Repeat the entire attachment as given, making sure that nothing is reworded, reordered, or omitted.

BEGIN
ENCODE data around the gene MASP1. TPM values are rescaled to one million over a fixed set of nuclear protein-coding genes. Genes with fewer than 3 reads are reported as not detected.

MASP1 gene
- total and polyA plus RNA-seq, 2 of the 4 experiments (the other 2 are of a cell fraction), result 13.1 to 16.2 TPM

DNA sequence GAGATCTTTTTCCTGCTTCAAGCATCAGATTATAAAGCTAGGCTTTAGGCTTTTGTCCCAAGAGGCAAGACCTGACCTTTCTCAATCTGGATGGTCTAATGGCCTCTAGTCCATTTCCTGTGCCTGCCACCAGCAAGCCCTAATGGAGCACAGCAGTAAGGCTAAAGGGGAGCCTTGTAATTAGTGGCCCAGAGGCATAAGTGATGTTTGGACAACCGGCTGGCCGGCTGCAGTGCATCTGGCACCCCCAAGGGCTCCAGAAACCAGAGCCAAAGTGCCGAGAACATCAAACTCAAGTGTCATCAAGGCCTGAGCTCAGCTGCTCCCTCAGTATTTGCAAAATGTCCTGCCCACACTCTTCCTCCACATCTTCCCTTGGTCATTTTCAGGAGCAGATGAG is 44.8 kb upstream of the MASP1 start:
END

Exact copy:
ENCODE data around the gene MASP1. TPM values are rescaled to one million over a fixed set of nuclear protein-coding genes. Genes with fewer than 3 reads are reported as not detected.

MASP1 gene
- total and polyA plus RNA-seq, 2 of the 4 experiments (the other 2 are of a cell fraction), result 13.1 to 16.2 TPM

DNA sequence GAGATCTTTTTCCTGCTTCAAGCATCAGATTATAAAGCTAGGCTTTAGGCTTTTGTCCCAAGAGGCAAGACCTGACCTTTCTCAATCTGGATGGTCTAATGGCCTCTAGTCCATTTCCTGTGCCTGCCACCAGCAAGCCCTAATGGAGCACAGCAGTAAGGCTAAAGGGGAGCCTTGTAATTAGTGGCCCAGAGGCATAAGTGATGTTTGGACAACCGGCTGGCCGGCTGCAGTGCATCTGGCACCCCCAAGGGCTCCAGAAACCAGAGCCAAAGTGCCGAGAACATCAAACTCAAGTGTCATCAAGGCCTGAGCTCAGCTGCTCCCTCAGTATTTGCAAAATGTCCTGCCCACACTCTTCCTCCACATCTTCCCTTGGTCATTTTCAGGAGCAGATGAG is 44.8 kb upstream of the MASP1 start: